CBD is Booming. But US Farmers Struggle to Keep up with Demand for Industrial Hemp: Last year, retail sales of CBD consumer products in the U.S. were estimated at between $600 million and $2 billion, according to investment research firm Cowen. Most hemp farmers are growing the plant like a tomato, a process that’s expensive and intensive, said David Williams, an agronomist at the University of Kentucky who studies hemp. This model works for marijuana because you want the flower to look and smell nice, but industrial hemp produces such small amounts of CBD that growing it and harvesting it to extract the molecule is incredibly expensive. Farmers won’t find out how much THC their plants produce until they’re harvested, dried and the CBD is extracted. During this process, the CBD becomes concentrated and the THC gets dragged along with it, possibly to the point where the amount of THC exceeds the legal limit. With CBD coming into vogue, some are latching onto the trend and cutting corners along the way. Retailers say they’re constantly receiving pitches from people asking to put their products on shelves. Chris Burton, retail partner manager at online CBD store HelloMD, grills brands on where their hemp is grown, how the CBD is extracted, where their lab tests are and more. Burton says this “green rush” worries him that people seeing dollar signs are moving as fast they can to brings products to market.
You Can’t Own More Than 3 Pot Shops, but These Companies are Testing the Limit — and Bragging About it: In a state where no firm is legally permitted to own — or control — more than three stores that sell recreational pot, Sea Hunter is poised to test that limit. It has boasted to investors that it operates or has significant power over a dozen or more marijuana retail licenses. But you won’t see the name “Sea Hunter” on the shops; instead, they will carry names like Herbology, Verdant, and Ermont. Sea Hunter, along with a large rival called Acreage Holdings, is using complex corporate structures to acquire or manage store licenses from the Berkshires to Cape Cod, commanding high-interest loans and strict management contracts as they become quiet titans of Massachusetts marijuana. Their aggressive growth plans are not just pushing the limits built into the state law, but may be busting them entirely. Their early moves also threaten the state’s promise to not just legalize recreational marijuana but to make the marketplace for the drug a fair one in which diversity of ownership is prized and small players have a chance. Of the 12 recreational shops that have opened so far here, all but two are owned by or have ties to large, out-of-state investors or multistate operators. Meanwhile, out of more than 120 applicants approved for a state program aimed at helping startups from minority and disadvantaged communities, not one has opened yet, largely due to a lack of funding. “If somebody says they’re controlling 12 licenses in Massachusetts, that’s really a stupid thing to say in a public document,” he said, “because they’re not going to be able to go forward.”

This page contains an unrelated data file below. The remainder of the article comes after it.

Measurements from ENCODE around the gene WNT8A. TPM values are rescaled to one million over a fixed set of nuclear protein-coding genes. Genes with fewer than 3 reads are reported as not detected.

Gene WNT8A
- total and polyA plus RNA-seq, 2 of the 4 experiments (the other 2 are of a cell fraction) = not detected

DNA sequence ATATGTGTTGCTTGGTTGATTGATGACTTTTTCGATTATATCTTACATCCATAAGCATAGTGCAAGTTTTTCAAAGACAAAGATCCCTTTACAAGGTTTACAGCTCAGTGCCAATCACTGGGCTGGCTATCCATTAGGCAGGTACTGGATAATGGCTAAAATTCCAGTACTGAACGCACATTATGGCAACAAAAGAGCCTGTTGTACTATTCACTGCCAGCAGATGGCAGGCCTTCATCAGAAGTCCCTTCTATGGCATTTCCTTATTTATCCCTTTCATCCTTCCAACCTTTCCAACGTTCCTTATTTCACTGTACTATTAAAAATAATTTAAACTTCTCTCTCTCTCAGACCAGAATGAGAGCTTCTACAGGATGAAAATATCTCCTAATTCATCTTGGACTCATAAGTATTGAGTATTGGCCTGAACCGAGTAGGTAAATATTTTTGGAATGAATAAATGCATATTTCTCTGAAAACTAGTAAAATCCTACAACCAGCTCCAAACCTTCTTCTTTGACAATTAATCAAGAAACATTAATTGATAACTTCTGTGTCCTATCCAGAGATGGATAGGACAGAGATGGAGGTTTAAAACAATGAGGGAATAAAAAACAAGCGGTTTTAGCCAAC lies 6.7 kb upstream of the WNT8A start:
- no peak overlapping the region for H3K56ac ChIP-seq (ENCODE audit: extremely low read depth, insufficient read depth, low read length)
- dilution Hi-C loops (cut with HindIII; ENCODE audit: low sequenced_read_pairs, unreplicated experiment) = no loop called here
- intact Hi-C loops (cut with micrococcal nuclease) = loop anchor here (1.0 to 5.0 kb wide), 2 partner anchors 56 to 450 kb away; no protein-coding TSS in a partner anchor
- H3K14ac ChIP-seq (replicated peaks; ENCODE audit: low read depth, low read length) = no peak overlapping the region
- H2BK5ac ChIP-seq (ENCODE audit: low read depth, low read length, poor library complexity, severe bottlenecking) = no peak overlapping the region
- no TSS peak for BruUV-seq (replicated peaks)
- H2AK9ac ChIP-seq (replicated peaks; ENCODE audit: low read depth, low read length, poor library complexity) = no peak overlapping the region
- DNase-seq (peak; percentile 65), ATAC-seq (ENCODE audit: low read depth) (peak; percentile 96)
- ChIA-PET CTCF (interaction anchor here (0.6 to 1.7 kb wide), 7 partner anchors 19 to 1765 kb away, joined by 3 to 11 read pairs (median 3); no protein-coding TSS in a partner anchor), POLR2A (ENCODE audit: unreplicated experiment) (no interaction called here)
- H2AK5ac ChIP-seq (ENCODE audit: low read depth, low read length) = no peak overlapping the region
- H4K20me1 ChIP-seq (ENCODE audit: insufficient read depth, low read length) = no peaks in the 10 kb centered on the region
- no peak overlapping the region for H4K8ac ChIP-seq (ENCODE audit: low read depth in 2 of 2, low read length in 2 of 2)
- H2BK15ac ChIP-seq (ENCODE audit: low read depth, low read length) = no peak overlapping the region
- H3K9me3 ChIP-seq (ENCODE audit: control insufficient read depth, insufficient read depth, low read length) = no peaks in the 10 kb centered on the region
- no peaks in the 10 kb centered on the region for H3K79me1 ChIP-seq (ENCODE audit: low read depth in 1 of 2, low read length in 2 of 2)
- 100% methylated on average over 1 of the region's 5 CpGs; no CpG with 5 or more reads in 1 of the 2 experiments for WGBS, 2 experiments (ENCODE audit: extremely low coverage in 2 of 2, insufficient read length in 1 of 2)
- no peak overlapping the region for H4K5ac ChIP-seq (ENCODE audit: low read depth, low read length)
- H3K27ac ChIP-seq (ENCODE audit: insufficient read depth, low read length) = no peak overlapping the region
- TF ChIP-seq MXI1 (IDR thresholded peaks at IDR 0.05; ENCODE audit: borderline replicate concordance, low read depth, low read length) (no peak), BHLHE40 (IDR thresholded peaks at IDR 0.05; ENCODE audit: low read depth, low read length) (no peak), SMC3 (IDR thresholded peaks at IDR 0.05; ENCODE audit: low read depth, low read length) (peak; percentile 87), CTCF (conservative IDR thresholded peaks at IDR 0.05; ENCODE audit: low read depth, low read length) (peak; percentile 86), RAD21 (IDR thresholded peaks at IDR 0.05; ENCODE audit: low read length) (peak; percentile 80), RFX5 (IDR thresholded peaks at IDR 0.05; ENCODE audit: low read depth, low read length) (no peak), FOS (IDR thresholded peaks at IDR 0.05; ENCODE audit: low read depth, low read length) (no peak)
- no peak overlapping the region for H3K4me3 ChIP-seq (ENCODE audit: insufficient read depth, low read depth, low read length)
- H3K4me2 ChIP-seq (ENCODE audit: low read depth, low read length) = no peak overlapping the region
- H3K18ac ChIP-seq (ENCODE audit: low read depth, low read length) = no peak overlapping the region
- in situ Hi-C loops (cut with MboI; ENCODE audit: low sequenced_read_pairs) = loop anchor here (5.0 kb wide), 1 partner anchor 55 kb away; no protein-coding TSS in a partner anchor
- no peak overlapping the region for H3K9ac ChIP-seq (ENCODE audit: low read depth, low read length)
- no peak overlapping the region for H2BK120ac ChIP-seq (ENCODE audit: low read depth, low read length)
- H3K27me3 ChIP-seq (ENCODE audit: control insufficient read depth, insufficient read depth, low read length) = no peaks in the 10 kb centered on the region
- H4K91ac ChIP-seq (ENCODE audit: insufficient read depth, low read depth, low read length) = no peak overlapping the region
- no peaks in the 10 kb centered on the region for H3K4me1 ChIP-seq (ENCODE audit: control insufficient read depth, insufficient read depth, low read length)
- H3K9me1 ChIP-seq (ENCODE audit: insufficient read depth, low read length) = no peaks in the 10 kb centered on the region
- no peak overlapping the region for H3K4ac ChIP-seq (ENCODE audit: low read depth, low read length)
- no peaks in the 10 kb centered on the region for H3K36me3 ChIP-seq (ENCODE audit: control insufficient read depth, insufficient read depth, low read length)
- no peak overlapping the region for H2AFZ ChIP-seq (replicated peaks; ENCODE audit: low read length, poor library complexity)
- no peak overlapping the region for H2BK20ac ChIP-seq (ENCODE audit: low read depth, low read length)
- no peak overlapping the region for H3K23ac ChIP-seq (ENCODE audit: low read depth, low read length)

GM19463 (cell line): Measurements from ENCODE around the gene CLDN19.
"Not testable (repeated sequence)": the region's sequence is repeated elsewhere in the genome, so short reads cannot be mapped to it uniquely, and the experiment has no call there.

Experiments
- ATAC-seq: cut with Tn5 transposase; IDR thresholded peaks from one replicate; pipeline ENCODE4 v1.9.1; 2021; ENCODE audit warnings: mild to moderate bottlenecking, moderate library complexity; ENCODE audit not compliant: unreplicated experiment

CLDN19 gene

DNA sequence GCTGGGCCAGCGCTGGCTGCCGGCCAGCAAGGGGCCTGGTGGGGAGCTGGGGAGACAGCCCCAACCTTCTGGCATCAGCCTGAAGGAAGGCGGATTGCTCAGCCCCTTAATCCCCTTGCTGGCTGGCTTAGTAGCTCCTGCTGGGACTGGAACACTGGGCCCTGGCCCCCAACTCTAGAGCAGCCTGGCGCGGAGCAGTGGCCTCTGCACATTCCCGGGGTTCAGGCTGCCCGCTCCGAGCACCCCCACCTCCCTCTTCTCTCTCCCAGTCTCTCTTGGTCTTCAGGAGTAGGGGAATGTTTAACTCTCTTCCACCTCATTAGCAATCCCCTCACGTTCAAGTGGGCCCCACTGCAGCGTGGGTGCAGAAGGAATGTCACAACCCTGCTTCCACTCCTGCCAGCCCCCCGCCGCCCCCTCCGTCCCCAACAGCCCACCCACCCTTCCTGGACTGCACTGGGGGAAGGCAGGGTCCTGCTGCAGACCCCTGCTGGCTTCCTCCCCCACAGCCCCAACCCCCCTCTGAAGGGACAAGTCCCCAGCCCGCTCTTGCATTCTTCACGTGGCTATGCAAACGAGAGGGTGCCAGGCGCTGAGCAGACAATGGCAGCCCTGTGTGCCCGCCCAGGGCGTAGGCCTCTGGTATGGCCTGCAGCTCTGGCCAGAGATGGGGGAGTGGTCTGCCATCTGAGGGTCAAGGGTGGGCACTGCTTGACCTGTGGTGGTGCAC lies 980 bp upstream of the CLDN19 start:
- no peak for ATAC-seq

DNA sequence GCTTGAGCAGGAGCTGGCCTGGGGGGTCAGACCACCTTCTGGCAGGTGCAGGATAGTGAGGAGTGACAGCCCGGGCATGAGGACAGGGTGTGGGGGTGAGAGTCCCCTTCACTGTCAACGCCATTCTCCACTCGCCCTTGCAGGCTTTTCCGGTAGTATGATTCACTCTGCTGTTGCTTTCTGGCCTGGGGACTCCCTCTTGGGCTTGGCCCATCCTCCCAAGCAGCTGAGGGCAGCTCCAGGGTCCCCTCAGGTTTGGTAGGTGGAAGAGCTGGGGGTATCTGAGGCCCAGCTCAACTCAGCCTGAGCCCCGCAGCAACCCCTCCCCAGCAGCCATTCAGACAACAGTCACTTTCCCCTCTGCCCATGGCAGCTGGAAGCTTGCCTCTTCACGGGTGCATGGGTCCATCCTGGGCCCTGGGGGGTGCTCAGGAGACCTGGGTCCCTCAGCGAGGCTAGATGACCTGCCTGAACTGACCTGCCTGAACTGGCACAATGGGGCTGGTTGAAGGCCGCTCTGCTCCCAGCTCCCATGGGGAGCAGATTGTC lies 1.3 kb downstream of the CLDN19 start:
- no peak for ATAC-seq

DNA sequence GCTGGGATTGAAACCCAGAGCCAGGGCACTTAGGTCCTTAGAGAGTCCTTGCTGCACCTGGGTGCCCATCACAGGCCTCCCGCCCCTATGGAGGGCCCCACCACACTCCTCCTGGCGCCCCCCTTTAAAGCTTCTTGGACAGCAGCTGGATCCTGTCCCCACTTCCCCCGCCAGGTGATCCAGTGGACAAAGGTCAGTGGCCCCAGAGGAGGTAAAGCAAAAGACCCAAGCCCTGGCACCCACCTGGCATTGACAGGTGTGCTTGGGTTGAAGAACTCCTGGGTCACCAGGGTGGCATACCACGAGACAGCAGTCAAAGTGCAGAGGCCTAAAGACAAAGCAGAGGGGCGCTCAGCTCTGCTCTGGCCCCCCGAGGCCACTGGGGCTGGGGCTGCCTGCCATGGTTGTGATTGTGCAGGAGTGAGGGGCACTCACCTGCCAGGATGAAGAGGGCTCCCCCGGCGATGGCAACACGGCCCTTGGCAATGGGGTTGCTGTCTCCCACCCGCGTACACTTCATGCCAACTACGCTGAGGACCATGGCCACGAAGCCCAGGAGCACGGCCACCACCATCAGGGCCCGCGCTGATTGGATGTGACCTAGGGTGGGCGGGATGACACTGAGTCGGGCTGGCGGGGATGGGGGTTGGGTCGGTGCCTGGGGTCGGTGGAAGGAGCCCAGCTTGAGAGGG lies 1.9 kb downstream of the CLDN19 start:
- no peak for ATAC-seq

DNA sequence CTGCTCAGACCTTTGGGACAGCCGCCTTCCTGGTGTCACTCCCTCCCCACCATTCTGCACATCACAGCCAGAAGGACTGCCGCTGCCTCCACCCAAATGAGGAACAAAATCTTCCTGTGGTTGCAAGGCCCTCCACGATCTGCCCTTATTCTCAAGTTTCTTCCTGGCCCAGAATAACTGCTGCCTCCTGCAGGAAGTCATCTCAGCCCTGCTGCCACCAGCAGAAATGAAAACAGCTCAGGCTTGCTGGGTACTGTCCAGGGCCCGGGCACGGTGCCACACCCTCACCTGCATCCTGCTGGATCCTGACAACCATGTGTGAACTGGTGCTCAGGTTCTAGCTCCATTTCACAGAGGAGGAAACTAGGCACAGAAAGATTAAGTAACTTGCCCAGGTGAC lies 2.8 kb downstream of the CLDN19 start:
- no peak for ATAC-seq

Canadian Medical Cannabis Exports Tripled in 2018: Exports of medical cannabis from Canada soared last year as the country’s biggest licensed cannabis companies continued to establish beachheads in new medical markets overseas. Shipments of dried cannabis tripled to 1,460 kilograms (3,219 pounds) in 2018, compared with 500 kilograms in 2017 and only 44 kilograms in 2016. Exports of medical cannabis oil doubled last year to 920 liters (240 gallons), compared with 430 liters in 2017 and 100 liters in 2016. No medical cannabis was exported from Canada in 2015. The growing exports come as Canadian companies look to secure market positions in countries that recently legalized medical marijuana and others with maturing markets. It’s also indicative of growing demand for medical cannabis in countries that currently have no capacity to cultivate their own medical cannabis or produce their own products, such as Germany. The overall medical cannabis exports likely rank Canada third in global exports, behind the United Kingdom (home to Sativex-maker GW Pharmaceuticals) and the Netherlands, home to Bedrocan, which is authorized to export 1,500 kilograms of medical cannabis to Germany annually.
Canada Clamps Down on ‘One-Click’ Age Checks for Cannabis Promotions: One-click authentications of a website user’s age are not enough to ensure cannabis promotions cannot be accessed by young people, according to Health Canada, and the agency expects regulated parties to take corrective steps “in the coming weeks.” Contravention of promotion prohibitions could come with hefty penalties, include warning letters, license suspensions and/or revocations, ministerial orders and fines up to 1 million Canadian dollars ($750,000). These could include:
- Steps that require entry of date of birth along with the authorization of age.
- Pop-up messaging making it clear that youth are not permitted to view promotional content.
- Pop-up messaging emphasizing that youth are not allowed to buy cannabis products.